I don't understand why anyone would just "go with the President" on his nominees "since that is one of the jobs he/she is elected to do," especially when you are talking about lifetime appointments.  The Senate has a constitutionally assigned role to Advise and Consent.  And they are falling down on their job if they just "go with the President."  I think, absent criminal or ethical issues or a clear case of lack of necessary skills or experience for the job, the President's political appointments that last only through his time in office should generally be approved.  But, when you are talking about lifetime appointees who can only be removed by impeachment, there needs to be much more scrutiny.  In my opinion, this is not even a close call.  Academic fraud in five different published works is disqualifying.  Even if you accept his explanation of being careless, it demonstrates a carelessness that one would not want in a federal judge.  And as I do not accept that rather implausible excuse, you are talking about repeated instances of fraud and dishonesty.  That is not the type of person I think deserves a lifetime appointment to the federal bench.

    Frankly, I think George Mason went easy on him.  Anyone caught plagiarizing in as many different papers as he was would be expelled if he were a student at the school.  Instead of just surrendering his tenure, he should have been fired.  I know at my alma mater he would have been.


    Sad though..... (none / 0) (#4)
    by Carolyn in Baltimore on Tue Jul 08, 2008 at 01:27:13 PM EST
    I believe Judges should have unquestioned ethics - they are responsible for decisions that affect us all. (Pols too, but that's a different post).
    Taking others work 5 times is stealing. Worse than infidelity (none of my business) or a nanny problem IMO.

    But the big thought I had was that the ethical lapses here are the main thing that could hold him up. The fact that he clerked for Thomas and Santelle, trashed workers rights and imposed harsh sentencing guidelines - well that's just good experience.
    IMO, I d prefer McCain's picks to W's so I would stop this one dead. But I'm not a Senator.

    What's the big deal, (none / 0) (#8)
    by g8grl on Tue Jul 08, 2008 at 02:47:38 PM EST
    Obama does it with his speeches and he's running for President.  Doesn't seem to have hurt him.  I mean this is the slippery slopa we're on.  How can anyone say that this is a problem then turn around and vote for Obama?

    Oh, please (none / 0) (#11)
    by txpublicdefender on Tue Jul 08, 2008 at 03:20:08 PM EST
    Nothing Obama has done in his speeches even comes close to what this guy did.  And this guy did it in academic papers where there are very clear standards about attribution.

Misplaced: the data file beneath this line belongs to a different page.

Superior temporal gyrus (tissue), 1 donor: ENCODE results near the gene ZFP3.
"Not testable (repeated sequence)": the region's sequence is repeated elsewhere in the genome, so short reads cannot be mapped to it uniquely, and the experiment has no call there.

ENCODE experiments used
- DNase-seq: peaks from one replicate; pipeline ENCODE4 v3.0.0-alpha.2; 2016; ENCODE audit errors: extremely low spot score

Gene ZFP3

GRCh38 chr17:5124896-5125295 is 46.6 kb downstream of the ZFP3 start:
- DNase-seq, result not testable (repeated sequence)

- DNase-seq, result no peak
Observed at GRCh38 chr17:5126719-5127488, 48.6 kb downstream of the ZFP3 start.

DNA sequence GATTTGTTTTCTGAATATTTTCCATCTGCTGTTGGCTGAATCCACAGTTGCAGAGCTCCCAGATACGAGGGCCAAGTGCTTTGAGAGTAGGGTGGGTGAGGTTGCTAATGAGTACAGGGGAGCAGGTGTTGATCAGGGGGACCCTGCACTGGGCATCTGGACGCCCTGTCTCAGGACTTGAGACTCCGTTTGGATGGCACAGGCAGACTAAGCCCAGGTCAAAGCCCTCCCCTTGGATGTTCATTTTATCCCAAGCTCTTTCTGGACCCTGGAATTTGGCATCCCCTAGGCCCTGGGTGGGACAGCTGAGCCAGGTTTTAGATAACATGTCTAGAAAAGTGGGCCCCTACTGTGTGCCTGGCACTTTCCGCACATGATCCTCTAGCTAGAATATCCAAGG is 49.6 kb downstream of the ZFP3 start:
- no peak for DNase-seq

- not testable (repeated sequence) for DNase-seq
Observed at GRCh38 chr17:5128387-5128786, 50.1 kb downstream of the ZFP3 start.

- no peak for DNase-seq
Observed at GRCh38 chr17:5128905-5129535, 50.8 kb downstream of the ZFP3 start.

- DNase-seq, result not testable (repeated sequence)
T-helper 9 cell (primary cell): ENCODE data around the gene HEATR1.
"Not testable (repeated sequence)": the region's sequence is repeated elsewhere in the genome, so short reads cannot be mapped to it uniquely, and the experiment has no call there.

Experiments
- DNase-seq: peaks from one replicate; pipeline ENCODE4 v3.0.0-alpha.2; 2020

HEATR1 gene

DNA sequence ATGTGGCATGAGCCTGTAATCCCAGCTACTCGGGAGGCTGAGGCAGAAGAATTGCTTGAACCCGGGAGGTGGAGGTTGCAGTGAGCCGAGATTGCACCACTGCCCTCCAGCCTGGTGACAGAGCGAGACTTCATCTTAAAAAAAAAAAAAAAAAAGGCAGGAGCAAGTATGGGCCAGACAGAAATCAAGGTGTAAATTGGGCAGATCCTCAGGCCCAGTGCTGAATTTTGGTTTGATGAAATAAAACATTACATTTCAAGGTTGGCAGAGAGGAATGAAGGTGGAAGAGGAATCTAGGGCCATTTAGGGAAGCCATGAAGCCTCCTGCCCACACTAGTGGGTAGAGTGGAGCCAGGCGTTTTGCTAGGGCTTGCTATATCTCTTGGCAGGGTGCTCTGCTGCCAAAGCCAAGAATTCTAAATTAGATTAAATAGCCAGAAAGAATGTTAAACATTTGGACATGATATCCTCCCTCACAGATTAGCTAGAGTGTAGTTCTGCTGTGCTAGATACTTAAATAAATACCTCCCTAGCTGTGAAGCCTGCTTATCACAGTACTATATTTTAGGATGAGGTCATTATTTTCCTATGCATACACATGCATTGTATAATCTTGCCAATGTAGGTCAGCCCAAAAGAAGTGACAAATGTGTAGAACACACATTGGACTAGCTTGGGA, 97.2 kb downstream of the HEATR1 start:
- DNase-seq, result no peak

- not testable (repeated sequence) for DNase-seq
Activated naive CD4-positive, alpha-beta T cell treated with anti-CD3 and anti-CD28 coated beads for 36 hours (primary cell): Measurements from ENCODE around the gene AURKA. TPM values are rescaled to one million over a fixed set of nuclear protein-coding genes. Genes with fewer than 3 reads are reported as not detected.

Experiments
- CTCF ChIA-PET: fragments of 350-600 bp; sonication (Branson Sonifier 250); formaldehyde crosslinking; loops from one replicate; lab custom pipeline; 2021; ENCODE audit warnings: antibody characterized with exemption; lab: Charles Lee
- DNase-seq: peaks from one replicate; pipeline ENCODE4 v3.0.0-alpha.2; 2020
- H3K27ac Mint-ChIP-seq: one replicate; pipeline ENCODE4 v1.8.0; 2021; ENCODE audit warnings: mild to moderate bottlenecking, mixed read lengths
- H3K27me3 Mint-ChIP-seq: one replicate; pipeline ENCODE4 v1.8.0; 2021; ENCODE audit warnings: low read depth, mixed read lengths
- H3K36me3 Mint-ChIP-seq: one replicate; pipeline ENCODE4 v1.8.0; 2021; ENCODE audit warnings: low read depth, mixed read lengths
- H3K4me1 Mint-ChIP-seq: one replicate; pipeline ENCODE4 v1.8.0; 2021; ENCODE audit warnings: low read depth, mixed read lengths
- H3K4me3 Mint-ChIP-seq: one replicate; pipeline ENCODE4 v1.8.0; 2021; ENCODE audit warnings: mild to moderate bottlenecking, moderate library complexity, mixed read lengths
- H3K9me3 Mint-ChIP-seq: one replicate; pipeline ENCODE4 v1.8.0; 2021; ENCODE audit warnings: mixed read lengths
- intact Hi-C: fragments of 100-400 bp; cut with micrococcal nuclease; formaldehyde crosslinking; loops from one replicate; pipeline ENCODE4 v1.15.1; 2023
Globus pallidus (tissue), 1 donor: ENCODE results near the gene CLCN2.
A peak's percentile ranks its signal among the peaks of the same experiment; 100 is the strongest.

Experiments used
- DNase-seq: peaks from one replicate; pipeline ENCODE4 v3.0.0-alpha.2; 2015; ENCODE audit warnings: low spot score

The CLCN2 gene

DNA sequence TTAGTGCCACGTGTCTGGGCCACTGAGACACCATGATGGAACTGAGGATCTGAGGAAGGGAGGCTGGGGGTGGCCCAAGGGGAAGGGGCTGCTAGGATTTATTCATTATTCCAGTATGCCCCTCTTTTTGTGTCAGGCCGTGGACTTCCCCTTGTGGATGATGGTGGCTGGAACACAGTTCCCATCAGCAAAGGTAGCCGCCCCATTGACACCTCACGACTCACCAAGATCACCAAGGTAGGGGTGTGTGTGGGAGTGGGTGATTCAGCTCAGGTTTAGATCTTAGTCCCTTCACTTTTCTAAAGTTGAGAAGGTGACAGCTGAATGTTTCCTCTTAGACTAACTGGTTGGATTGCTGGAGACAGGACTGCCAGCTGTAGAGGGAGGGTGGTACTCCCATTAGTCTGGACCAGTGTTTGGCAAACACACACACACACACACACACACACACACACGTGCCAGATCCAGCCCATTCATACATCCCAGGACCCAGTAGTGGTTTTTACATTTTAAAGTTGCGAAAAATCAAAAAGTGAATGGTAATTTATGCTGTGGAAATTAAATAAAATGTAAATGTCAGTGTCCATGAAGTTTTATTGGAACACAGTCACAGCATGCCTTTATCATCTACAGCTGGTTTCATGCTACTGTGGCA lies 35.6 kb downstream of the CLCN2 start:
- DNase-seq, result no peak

And, it would appear to have been serious (none / 0) (#12)
    by scribe on Tue Jul 08, 2008 at 04:13:54 PM EST
    enough for George Mason, no liberal-sanctuary university, to have backed him into the corner of giving up his tenure over plagiarism.

    How often does that happen?  (Like, next to never....)


    In 2005, the Senate would have stamped (none / 0) (#13)
    by scribe on Tue Jul 08, 2008 at 04:18:37 PM EST
    "confirmed" on his forehead.

    This year ... we hope ... it's something more like this.

    Martin Luther King (none / 0) (#14)
    by diogenes on Tue Jul 08, 2008 at 08:54:23 PM EST
    According to Wikipedia, he plagiarized a good deal on his thesis.  Does that AUTOMATICALLY bar him from being the only person in the US besides Jesus Christ to have a holiday named after him?  
    Confirm or don't confirm the judge on his merits.  After all, that's the standard you'll want used for President Obama's nominees.  A lot of people have plagiarism rattling around in their lifetimes (did none of you copy others' homeworks?) and sanctioning the gotcha game isn't doing anyone any good.

    this is not his homework (none / 0) (#15)
    by txpublicdefender on Tue Jul 08, 2008 at 09:06:06 PM EST
    I might take a different view if this had to do with something he did in school.  Lots of young people make mistakes like that.  But this was someone who, as part of his profession, was publishing scholarly work in which he was blatantly plagiarizing.  That is very different.  That is repeated dishonesty that defrauds the publisher, its readers, and the educational institutions that rely on your "publishing" to make decisions on your merits as a professor.  I'm not saying this guy shouldn't be able to get a job.  Or that he shouldn't be able to even get a good job with the government.  But, he should NOT get a lifetime appointment to the federal bench.  No way.

    "fraud" (none / 0) (#16)
    by diogenes on Wed Jul 09, 2008 at 06:17:59 PM EST
    Of course, as a judge his job will be to have his legal clerks write opinions that he will pass off as his own.  :)